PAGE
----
24 March 2019
| THE HEARTBEAT OF WOMEN'S SPORT

London 2012: Bluffer’s guide to table tennis

July 9, 2012
London 2012: Bluffer’s guide to table tennis

Table tennis is played at high speed and players need lightning reactions, incredible agility and high levels of fitness in order to do well.

To anyone who witnessed China’s clean sweep of all four gold medals in Beijing, there is absolutely no reason to believe that anything will change in London. But whilst the extraordinary enthusiasm of the Chinese fans may be hard to replicate in the ExCel, it will still be one of the best shows at the Games.

Venue: ExCel

Date: 28 July – 8 August

Jargon buster

Shakehands: style of grip favoured by Western players, so called because you hold the paddle as if ready to perform a handshake.

Penhold: grip popular in Asia, so called because you hold the paddle as if holding a pen.

Blade: The flat, rigid part of the racket used for striking the ball.

Loop: An attacking shot, often played with plenty of topspin.

Let: As well as service lets (similar to tennis), a let may be called if play is interrupted – for example, by a ball from another table entering the playing area. If this happens, the rally is replayed.

Time-out: Each player may claim a time-out of up to one minute during an individual match.

Basic rules

The aim of the game is to keep the ball in play for longer than your opponent, so it relies on tactics similar to those used in tennis.

The service changes after every two points have been scored. Once the score gets to 10–10, the serve changes after every point. In doubles games, as well as the serve alternating between teams, it alternates between players too.

Singles matches are played over the best of seven games, with the first player to eleven (by a margin of two) winning each game. In team matches, four singles matches and one doubles match are played, each decided by the best of five games.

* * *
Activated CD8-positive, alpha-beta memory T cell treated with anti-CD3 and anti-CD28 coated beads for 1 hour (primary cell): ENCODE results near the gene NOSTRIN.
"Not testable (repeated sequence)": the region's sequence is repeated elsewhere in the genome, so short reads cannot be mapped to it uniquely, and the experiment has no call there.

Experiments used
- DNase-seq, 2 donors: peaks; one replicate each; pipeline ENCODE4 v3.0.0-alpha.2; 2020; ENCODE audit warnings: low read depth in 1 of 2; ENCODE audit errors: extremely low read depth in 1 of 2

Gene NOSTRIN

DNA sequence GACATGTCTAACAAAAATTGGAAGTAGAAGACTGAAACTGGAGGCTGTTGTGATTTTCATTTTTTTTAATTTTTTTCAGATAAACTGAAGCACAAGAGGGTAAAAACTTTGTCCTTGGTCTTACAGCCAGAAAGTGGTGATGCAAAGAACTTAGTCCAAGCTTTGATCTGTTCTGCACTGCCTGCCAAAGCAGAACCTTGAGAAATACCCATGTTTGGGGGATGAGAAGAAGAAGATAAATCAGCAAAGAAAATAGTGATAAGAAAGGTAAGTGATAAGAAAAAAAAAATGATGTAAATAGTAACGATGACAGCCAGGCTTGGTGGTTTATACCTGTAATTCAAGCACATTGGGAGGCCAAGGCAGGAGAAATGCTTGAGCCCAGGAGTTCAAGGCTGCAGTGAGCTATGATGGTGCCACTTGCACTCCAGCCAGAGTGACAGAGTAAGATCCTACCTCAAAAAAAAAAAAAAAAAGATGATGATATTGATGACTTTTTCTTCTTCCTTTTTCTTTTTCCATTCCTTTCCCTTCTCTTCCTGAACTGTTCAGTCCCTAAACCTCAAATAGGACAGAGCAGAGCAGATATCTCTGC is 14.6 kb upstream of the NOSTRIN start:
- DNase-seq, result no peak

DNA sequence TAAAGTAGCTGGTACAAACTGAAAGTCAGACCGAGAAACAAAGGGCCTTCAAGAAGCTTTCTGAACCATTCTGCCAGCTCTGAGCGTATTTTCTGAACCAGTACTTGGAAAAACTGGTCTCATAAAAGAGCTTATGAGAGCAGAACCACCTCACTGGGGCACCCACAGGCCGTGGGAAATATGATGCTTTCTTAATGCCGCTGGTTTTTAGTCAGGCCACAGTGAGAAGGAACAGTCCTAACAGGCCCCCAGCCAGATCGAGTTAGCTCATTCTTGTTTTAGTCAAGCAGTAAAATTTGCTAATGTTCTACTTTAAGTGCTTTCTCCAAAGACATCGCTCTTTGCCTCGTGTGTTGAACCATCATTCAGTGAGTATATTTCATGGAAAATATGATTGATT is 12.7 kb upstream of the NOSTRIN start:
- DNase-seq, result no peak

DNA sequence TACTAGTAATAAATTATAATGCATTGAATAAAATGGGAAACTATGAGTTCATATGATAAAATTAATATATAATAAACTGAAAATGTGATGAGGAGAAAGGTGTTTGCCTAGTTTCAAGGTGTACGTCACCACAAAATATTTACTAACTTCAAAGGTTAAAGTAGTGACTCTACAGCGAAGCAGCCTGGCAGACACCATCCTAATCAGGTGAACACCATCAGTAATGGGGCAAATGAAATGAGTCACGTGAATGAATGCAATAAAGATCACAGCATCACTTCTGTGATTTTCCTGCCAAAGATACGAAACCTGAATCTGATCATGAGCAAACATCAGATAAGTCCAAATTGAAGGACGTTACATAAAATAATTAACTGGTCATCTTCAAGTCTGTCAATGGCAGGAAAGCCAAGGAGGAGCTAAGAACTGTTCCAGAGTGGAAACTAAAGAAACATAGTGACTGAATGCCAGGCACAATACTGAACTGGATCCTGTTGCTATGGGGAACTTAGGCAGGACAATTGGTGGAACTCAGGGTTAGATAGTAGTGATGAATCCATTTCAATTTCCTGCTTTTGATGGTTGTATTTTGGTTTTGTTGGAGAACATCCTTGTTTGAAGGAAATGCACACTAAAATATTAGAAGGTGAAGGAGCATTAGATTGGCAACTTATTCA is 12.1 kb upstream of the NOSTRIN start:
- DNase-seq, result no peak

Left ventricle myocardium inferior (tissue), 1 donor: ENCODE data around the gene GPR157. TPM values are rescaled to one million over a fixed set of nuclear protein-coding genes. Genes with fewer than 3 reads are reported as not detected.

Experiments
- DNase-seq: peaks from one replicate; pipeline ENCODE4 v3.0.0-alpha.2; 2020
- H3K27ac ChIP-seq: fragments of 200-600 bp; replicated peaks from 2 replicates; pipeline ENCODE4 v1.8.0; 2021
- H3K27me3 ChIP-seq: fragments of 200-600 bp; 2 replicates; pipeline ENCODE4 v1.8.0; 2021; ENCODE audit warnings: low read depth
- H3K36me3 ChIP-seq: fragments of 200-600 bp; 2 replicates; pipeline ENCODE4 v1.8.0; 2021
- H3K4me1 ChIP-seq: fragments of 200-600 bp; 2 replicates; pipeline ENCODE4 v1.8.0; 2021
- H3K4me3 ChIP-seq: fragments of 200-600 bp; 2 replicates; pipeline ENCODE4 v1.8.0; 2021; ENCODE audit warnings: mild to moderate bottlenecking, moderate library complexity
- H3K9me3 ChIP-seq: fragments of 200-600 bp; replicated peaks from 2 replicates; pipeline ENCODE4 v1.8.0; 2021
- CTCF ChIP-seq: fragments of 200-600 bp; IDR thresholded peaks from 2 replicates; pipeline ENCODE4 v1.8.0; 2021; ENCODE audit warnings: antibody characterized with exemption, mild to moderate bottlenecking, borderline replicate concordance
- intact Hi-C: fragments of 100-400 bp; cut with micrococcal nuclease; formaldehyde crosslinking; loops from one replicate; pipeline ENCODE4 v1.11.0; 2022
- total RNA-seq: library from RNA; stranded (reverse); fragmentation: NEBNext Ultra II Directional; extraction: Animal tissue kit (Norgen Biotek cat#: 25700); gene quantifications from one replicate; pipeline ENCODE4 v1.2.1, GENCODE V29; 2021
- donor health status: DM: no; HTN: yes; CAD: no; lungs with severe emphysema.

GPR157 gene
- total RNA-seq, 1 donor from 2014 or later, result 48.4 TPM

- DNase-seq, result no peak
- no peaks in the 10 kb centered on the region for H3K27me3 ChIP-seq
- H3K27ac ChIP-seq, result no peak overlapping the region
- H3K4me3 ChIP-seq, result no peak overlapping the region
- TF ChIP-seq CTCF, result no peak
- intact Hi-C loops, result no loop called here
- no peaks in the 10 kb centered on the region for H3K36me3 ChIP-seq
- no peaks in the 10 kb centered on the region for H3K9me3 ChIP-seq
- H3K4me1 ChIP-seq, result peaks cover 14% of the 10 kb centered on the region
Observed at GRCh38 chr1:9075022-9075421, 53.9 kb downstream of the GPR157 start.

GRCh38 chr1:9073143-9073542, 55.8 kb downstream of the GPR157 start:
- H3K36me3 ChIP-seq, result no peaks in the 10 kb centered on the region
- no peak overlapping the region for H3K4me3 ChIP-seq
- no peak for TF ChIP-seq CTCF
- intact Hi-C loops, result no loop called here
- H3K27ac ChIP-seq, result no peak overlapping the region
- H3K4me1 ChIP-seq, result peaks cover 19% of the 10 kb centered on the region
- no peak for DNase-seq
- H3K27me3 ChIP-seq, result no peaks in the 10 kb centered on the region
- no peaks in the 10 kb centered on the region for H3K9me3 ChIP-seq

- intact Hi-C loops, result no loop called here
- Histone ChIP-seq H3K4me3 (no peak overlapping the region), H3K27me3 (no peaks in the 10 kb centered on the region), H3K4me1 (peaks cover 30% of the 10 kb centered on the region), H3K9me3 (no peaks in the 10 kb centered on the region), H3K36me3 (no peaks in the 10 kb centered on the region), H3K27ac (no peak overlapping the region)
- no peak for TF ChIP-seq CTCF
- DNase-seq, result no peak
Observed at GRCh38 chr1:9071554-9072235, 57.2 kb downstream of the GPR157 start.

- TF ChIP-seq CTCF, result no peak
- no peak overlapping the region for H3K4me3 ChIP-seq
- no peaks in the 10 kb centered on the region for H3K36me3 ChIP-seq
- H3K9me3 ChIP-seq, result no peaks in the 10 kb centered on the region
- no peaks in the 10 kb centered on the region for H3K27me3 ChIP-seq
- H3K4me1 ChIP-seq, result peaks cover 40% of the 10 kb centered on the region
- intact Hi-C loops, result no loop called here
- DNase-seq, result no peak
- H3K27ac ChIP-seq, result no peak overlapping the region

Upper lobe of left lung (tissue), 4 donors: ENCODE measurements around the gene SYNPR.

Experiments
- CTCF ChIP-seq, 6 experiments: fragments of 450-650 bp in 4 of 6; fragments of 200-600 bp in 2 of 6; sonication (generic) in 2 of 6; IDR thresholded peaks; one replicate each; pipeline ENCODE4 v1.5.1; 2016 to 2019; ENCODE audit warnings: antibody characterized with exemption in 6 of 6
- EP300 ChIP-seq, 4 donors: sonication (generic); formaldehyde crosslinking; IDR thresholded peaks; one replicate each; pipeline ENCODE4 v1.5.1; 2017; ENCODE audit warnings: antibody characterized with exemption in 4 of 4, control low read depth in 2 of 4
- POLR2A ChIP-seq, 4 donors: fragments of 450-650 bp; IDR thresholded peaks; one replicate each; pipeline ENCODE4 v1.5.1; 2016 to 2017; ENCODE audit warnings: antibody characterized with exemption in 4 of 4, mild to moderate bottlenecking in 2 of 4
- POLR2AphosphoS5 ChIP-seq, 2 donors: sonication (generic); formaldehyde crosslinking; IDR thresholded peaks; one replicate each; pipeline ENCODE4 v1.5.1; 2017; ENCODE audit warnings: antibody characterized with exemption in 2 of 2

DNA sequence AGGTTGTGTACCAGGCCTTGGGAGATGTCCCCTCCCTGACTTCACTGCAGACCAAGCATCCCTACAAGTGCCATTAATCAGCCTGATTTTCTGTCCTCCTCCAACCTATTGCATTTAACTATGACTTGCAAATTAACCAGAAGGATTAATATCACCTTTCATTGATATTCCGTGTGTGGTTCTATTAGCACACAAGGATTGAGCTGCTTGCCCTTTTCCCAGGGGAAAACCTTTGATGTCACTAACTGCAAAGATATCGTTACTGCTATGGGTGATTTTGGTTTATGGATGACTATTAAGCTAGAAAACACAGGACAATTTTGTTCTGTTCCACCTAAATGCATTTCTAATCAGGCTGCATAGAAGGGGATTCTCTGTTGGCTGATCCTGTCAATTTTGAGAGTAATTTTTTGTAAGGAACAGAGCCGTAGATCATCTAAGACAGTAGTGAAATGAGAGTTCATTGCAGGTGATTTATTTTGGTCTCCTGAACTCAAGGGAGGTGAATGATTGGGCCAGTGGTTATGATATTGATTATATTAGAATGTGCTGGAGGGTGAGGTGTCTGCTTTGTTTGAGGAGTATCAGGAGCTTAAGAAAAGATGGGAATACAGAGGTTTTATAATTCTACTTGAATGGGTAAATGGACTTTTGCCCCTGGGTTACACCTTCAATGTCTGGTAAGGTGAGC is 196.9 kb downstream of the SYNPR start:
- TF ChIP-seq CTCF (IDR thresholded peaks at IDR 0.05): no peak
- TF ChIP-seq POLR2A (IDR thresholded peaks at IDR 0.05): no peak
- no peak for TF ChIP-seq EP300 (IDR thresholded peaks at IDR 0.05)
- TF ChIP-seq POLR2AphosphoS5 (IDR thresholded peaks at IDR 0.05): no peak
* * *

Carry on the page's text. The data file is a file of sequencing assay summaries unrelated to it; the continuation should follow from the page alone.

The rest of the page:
Both disciplines are run in a knockout format with players and teams going through to the finals where the medals will be decided.

It is estimated during a rally the average speed of a ball is 25mph, meaning that it can travel the length of a table in a quarter of a second. Serves travel at around 60mphs.

One to watch

Joanna Parker. As far as domestic titles go, Parker has won every national title at both senior and junior level. The England number two also took a bronze in mixed doubles at the 2010 Commonwealth Games but based on China’s track record, winning a medal at London 2012 looks extremely unlikely for Joanna.

Olympic rivalry?

China – the nation dominates table tennis with the Chinese women winning all three medals in the singles event in Beijing. Four of the world’s top six female players are from China.

Who’s the gold medal favourite?

China

Who to follow on twitter…

@JoannaParkertt

@ETTATableTennis

Table tennis Olympic fact

In the six editions of the Games since the sport was introduced to the Olympic programme at Seoul 1988, China has won more medals than all the other nations put together.

There is a slight dent in their invincibility though – the Singapore women’s team became the first to defeat the Chinese in nine editions of the World Championships in Moscow 2010.

Sportsister,
The Women’s Sports Magazine

 

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